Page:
All of the Valencia College campuses have elements of the natural Central Florida environment. West Campus employees have catalogued several animal and plant populations on their campus. We seek to maintain and enhance these to use each Campus as a Living Laboratory. Special attention is given to using Florida native plants, creating wildlife habitat and living laboratory opportunities, integrated pest management (IPM), protecting water quality and campus water fronts, and organic fertilizers.
Tree Campus USA
Valencia College has been awarded the Tree Campus USA designation by the Arbor Day Foundation. The college achieved this designation by meeting the required five core standards for sustainable campus forestry.
Read Valencia’s Tree Care Plan here. Contact Dave Gennaro, college-wide Director of Grounds at firstname.lastname@example.org or (407) 582-3453 to be added to the Tree Campus USA Advisory Committee email list for meeting invitations and agendas or to learn more. Quarterly meetings are held the third week in January, April, July, and October to discuss strategies and areas to advance the quality and benefits of campus trees. The committee is open to Valencia employees and students, as well as community tree professionals.
Campus as a Living Laboratory
Outdoor Classrooms at West and Osceola Campuses can be reserved in the same way that regular indoor classroom reservation. Outdoor classrooms provide an alternate space for instructors to get their students closer to the subject they are learning about, to stimulate student creativity and productivity by being in the outdoors with sunlight and fresh air, or to change up a routine classroom schedule or meeting.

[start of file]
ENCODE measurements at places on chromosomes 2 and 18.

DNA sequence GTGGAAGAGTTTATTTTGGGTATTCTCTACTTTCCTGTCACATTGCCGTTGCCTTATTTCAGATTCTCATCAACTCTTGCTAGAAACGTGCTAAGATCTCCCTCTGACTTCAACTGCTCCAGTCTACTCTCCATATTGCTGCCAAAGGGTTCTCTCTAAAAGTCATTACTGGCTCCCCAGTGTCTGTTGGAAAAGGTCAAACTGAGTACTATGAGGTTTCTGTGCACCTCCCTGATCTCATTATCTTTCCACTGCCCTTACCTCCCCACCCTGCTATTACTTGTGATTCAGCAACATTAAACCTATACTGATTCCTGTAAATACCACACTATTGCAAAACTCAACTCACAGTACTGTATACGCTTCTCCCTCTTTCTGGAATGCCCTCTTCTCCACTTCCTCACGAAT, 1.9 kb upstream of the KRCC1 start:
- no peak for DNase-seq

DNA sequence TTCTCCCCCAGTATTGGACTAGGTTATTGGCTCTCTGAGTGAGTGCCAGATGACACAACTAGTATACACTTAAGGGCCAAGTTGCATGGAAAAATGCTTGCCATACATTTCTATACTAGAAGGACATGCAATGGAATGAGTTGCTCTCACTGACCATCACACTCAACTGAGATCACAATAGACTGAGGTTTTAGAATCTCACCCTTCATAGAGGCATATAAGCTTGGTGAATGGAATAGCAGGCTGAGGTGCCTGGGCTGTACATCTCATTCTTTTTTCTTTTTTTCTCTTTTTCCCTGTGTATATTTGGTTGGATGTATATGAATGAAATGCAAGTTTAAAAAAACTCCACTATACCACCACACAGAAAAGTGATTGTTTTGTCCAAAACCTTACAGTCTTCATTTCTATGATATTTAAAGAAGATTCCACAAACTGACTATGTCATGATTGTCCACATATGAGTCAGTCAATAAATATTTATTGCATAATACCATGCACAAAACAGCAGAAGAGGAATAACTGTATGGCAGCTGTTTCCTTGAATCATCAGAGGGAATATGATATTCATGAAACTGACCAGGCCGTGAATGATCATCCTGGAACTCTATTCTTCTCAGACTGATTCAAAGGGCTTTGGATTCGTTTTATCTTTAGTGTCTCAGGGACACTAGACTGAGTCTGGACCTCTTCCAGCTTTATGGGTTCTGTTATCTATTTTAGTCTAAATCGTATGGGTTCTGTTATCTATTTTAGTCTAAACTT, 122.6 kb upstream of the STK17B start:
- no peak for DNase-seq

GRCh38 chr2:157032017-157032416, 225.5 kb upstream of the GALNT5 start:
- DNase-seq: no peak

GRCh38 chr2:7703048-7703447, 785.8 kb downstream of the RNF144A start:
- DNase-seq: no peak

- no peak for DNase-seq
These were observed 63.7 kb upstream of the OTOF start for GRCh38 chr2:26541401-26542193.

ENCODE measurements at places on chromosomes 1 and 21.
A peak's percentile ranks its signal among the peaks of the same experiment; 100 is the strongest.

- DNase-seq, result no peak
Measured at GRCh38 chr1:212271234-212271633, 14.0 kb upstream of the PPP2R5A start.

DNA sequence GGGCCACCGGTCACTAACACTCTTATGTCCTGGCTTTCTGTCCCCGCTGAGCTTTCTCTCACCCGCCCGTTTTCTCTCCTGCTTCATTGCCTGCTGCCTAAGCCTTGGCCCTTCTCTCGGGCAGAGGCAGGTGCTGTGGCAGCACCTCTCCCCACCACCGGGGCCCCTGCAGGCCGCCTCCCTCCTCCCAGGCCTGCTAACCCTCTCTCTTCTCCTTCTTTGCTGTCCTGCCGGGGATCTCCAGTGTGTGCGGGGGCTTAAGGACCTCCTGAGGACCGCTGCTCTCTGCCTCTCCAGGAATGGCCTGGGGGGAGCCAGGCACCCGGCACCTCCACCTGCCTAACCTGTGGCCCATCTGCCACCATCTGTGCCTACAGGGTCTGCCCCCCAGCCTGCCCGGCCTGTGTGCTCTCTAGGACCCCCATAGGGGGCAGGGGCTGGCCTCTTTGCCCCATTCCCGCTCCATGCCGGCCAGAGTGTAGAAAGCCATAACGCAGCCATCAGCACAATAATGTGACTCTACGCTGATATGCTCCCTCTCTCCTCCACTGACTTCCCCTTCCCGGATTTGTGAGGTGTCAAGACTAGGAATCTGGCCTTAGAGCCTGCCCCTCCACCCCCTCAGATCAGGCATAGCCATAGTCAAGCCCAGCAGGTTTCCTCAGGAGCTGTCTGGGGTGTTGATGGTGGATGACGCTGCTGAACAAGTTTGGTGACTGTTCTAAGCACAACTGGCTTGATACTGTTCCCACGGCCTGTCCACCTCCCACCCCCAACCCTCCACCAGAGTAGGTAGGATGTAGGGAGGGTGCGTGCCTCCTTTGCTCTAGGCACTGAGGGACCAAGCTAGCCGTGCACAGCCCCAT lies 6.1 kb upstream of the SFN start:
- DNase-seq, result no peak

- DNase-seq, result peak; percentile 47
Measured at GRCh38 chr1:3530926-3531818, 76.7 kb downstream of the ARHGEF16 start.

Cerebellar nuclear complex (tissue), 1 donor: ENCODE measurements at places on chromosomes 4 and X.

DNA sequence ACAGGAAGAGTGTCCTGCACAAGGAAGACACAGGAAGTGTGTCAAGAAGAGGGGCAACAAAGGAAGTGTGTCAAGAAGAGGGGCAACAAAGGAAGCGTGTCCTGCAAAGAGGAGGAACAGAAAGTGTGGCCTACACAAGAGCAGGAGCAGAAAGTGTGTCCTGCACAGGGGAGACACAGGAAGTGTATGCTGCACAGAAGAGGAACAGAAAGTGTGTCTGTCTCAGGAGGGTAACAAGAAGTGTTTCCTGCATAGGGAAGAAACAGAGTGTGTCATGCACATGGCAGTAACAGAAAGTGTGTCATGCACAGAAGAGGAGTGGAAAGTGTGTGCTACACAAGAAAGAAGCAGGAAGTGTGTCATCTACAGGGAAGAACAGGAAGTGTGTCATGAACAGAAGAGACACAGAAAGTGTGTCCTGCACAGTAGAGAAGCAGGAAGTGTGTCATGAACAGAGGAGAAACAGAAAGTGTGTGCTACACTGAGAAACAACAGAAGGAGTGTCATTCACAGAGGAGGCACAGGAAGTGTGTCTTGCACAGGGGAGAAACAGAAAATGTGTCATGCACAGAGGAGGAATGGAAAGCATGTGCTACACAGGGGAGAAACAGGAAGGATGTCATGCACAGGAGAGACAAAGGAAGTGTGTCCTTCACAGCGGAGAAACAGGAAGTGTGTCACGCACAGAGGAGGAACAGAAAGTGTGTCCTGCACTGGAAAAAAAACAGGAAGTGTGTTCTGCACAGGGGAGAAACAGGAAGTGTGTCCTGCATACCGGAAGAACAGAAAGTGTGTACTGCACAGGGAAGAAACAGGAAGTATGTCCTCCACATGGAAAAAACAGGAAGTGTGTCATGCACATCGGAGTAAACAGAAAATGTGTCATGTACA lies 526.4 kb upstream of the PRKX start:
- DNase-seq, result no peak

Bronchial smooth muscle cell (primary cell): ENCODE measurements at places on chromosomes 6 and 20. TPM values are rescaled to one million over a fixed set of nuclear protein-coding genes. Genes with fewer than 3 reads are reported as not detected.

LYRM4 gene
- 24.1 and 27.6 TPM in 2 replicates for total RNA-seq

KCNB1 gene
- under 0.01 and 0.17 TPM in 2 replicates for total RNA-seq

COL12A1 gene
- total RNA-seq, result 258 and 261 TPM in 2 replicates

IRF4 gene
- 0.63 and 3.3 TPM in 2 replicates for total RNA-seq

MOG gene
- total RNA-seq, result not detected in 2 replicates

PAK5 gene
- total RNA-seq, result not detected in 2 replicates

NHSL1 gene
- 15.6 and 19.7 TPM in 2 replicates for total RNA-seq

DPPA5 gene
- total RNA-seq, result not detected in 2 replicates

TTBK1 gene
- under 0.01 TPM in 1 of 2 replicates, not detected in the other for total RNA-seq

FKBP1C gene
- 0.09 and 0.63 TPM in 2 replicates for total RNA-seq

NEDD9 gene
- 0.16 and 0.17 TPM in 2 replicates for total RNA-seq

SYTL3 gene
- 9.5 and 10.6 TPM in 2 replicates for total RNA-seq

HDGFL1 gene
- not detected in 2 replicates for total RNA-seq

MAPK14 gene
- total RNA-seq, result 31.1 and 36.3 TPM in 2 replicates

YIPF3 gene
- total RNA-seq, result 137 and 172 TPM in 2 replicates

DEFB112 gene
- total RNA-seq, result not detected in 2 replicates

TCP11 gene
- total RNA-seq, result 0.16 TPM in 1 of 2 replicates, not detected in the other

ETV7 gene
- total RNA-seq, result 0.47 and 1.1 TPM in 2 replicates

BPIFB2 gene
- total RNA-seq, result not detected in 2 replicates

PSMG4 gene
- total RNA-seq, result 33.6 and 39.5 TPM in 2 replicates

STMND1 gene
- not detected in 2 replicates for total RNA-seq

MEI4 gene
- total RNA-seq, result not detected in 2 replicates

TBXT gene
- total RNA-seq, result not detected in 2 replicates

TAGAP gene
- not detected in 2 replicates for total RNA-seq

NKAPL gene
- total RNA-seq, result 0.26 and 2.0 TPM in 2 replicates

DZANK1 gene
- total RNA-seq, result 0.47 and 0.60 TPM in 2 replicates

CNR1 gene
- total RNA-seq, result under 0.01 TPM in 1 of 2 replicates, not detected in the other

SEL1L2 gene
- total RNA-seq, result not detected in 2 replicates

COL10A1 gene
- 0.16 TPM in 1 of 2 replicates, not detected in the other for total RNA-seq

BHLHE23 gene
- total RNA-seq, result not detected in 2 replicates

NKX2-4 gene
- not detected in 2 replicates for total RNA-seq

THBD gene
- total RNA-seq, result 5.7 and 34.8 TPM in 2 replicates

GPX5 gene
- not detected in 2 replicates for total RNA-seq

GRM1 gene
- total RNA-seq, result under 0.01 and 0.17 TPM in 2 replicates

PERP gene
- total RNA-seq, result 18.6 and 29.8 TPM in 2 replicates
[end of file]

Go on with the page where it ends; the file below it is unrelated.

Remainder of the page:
Adding educational signage to outdoor features provides instructors and students with learning opportunities outside of the classroom. In the future, these preliminary efforts may be expanded with a long term plan for outdoor educational signage as part of a Living Laboratory plan.
Nature walks have been provided by different faculty, staff, and students over the years at the East, West, and Osceola Campuses. To inquire about scheduling a nature walk at your campus, contact Resham Shirsat, Director of Sustainability at email@example.com or 407-582-1830.
Pollinator Gardens and Habitat
Pollinators such as bees, butterflies, bats, and birds are in global decline. All three major campuses (East, West, and Osceola) have small pollinator gardens to educate students about the role of birds, bats, bees, and butterflies in our food system and ecosystem. West and East Campus also have bat boxes that are both inhabited. Building bird boxes has been a popular hands on activity at West Campus Learning Day over the last few years with participants’ boxes being used to support campus populations or taken home to support backyard wildlife habitats. Osceola Campus has osprey towers which we hope to replicate at other campuses.